Based in Utrecht, The Netherlands, Daantje Bons is a highly regarded photographer whose work is prominently featured in Dutch newspapers and magazines such as De Volkskrant, NRC Handelsblad and LINDA, and internationally in the likes of VOGUE Italia, FRAME, Kurier and Huffington Post, as well as being displayed in galleries across Europe.

The playful subversiveness and pleasing aesthetics of Daantje Bons’ fine art photography draw the eye, but the inherent contradictions make these images resonate and linger in the mind.

– Meredith Greer, writer

Nitroglobus Gallery: I Have to Show You Something

Her style is perhaps best described as Contemporary Feminist, her approach that of presenting her own femininity or re-imagining femininity with a sense of provocative humour and a sexuality; their presentation and apparent contradictions intentional as a means of both capturing attention and encouraging the observer to think more deeply about the subject presented within each piece.

This is all plentifully evident with I Want to Show You Something, a selection of 14 primary images around the walls of the hall, with three “collage” style of image projections to be found in a floating ball and cube, and via a “well” projected onto the gallery’s floor. These are all pieces that may well cause some discomfiture with the more conservative mind and raise smile in the more salacious, simply because of their overt sexuality.

Bons’ images are surprising, funny and often risqué — like a guide to puberty mixed with an untrustworthy recipe book with a surrealist twist

– Priscilla Frank, Huffington Post

Nitroglobus Gallery: I Have to Show You Something

The latter takes multiple forms, some obvious (flowers over the female genitalia), a raspberry covering a nipple, a string of pearls held between lips and tongue; other are possibly more subtle: petals held between lips; a chilli sliced partially open … all resonate with the observer, even if one may feel that sense of discomfiture. But these are not just pieces to provoke; they are in many respects self-exploration – what does it mean to be a woman? How doe masculinity and femininity affect how we see / express our sense of self?

Rich in content, sometimes swaying towards double entendre I Want to show You Something is an exhibition that operates on two levels, and you can learn more about Daantje’s work through her website.

SLurl Details

Taking in an American Shot in Second Life

Nitroglobus Gallery: American Shot

Update February 2nd: part 2 of American Shot is now open at Nitroglobus.

Opening today at Nitroglobus Roof Gallery, curated by Dido Haas, is the first element in a two-part exhibition entitled American Shot, by Milena Carbone.

Both Nitroglobus and Milena have reputations for presenting and creating thought-provoking exhibitions that challenge perceptions and thoughts; and in this exhibition, we have one of the most expansive and provocative installations I’ve seen within Second Life. For her canvas, Milena essentially takes the entirety of human history, using it to outline the rise of civilisation – notably western civilisation – and the corruptions that have inevitably followed, with a focus on the American Empire.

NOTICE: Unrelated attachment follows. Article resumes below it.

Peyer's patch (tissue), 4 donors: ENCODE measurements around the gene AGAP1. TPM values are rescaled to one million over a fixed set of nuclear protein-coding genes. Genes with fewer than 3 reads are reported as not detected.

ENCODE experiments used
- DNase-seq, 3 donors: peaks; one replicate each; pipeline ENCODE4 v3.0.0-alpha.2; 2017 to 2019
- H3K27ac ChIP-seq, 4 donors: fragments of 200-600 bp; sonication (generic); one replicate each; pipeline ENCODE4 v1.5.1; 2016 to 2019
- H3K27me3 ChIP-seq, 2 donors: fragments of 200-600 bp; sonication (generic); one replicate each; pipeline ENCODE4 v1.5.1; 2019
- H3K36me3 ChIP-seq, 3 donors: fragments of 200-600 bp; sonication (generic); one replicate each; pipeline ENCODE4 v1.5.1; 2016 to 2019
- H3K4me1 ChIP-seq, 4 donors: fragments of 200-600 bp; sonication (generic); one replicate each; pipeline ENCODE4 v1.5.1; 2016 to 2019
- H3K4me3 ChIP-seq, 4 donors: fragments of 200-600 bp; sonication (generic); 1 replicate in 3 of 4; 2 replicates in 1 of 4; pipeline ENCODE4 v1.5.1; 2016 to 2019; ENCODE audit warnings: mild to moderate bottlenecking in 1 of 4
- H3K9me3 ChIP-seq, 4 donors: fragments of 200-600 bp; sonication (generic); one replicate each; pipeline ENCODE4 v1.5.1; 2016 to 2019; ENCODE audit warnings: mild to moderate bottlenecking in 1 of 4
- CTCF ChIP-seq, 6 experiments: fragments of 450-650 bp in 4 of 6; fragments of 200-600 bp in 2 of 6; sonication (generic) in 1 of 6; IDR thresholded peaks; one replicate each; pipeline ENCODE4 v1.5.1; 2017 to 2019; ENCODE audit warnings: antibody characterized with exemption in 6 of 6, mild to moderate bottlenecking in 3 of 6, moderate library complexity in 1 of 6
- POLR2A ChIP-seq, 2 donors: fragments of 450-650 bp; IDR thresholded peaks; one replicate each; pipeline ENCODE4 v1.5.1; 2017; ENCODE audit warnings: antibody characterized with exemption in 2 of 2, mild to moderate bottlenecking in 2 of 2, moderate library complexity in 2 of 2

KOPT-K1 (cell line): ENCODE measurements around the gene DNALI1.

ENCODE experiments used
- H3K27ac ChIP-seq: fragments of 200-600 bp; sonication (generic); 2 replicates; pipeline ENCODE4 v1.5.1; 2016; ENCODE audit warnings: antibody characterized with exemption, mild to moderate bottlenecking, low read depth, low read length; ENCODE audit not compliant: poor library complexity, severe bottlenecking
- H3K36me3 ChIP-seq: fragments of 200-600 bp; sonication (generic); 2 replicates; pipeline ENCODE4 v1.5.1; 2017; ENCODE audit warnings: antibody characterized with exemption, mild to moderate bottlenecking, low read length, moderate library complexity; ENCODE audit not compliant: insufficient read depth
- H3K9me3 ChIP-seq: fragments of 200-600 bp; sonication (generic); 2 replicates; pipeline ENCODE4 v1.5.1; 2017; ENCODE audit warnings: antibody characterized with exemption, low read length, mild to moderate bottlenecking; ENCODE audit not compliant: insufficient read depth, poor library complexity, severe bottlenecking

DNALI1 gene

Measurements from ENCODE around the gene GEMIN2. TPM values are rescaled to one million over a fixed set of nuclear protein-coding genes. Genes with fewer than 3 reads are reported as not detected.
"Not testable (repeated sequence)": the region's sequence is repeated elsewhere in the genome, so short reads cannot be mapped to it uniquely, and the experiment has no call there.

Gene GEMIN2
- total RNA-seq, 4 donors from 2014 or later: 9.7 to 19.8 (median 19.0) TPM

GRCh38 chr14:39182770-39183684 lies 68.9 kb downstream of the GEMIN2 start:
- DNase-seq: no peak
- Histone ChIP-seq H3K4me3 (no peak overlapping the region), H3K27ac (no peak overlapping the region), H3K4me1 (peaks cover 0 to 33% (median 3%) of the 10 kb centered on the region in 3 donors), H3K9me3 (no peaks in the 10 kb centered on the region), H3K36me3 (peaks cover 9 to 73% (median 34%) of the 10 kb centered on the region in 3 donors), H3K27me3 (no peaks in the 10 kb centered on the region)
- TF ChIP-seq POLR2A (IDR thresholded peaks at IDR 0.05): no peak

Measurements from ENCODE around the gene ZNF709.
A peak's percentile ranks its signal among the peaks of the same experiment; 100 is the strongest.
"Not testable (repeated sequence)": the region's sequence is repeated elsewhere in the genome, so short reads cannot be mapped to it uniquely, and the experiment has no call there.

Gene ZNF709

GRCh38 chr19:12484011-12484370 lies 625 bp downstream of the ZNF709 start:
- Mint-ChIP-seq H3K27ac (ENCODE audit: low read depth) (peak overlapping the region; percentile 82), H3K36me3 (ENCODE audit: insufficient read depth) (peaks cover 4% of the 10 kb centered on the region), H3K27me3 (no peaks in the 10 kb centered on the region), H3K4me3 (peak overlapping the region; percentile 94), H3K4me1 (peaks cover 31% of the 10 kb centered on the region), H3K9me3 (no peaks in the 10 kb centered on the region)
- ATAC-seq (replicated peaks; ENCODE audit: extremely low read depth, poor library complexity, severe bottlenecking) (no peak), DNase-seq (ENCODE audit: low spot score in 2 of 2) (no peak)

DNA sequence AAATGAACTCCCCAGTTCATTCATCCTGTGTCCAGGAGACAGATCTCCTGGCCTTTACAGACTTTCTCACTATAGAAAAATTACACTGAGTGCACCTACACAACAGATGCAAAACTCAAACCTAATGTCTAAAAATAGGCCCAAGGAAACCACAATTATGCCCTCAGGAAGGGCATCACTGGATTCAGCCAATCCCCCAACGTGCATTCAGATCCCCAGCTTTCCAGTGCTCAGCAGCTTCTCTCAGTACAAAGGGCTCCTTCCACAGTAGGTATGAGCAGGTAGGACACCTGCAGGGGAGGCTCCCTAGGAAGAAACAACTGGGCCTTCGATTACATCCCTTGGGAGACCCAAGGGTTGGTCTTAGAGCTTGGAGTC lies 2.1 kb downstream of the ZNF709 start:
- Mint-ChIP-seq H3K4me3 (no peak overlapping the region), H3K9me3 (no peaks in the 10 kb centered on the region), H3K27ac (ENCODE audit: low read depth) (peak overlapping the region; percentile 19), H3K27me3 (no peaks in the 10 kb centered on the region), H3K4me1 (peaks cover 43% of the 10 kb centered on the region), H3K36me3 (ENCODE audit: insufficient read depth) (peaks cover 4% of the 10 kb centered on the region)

To  say American Shot is richly layered would be an understatement; truth be told it is a complex piece that, for some at least, might make for uncomfortable viewing, given it is exceptionally timely in its presentation, indirectly touching, as it does, on events that have recently unfolded in the United States.

Nitroglobus Gallery: American Shot

This layering starts with the title of the installation itself. The “American shot” (or plan américain), was a term from French film criticism. It refers to a medium-long (“knee”) film shot used in the early years of cinematography to record a group of characters engaged in complex dialogue,  with all of them visible to the camera, thus negating the need for a more complex (and time-consuming at the time) multiple shots that might otherwise be required were close-ups of individuals to be used. It particularly became a staple of early American western movies of the 1930s and 40s, thus earning it the name.

Within the exhibition, the term refers not so much to the framing of the images, but to the idea that, in the history of world shaping civilisations, it is currently the “American Empire” that holds sway  – is calling the shots -, although it now appears to stand at a junction in its own history, the paths before it leading either to further greatness for the benefit of humankind, the other leading to collapse and decay.

Further layering comes in the form of presentation: for the first part of the exhibition, fourteen out of 28 images are presented; these will be swapped at around the mid-point of the exhibition’s run for the remaining fourteen. Each of these images offers something of a reflection on humanity and / or the American experience, the commentary within them both clear and subtle.

Nitroglobus Gallery: American Shot

The “clear” commentary among the first fourteen images is perhaps best exemplified in Million Dollar Priest, an underscoring of the way in which the Christian religion has been subverted over the decades in America through the rise of the “tele-evangelists” with their messages of godliness being invariably tied to the idea of their own personal aggrandizement through the acquisition of wealth through the concept of prosperity theology.